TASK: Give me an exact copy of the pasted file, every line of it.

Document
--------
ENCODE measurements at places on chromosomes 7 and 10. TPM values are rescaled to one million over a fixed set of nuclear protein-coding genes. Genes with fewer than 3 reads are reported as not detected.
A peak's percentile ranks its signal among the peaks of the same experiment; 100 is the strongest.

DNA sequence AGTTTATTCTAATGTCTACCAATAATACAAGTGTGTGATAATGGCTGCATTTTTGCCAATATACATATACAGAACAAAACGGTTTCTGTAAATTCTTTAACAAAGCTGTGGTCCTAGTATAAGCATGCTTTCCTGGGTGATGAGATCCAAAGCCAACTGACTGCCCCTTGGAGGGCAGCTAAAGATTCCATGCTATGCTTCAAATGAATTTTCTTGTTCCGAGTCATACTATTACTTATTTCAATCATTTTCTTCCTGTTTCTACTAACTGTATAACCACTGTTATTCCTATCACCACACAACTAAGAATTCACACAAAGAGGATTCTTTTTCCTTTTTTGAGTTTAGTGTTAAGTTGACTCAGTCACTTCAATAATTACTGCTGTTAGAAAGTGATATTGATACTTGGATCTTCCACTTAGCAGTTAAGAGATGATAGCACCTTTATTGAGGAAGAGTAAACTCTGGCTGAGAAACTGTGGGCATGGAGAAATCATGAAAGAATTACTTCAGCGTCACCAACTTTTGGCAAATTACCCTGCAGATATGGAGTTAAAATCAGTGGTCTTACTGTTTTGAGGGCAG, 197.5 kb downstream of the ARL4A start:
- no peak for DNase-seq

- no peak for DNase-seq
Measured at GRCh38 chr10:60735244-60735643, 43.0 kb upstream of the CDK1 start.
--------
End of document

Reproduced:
ENCODE measurements at places on chromosomes 7 and 10. TPM values are rescaled to one million over a fixed set of nuclear protein-coding genes. Genes with fewer than 3 reads are reported as not detected.
A peak's percentile ranks its signal among the peaks of the same experiment; 100 is the strongest.

DNA sequence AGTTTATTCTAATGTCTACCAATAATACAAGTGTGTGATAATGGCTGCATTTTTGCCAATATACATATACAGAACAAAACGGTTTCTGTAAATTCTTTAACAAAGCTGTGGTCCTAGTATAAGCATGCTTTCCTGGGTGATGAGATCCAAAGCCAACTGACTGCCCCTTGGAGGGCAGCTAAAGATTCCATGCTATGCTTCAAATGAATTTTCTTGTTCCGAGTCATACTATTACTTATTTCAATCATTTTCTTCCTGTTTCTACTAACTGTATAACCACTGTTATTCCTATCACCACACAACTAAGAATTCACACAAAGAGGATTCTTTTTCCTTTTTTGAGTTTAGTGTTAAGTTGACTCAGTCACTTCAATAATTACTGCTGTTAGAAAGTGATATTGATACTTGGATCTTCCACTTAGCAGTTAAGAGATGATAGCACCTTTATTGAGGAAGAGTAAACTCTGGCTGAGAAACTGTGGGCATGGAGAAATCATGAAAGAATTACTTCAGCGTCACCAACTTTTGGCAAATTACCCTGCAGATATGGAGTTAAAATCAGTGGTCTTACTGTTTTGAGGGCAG, 197.5 kb downstream of the ARL4A start:
- no peak for DNase-seq

- no peak for DNase-seq
Measured at GRCh38 chr10:60735244-60735643, 43.0 kb upstream of the CDK1 start.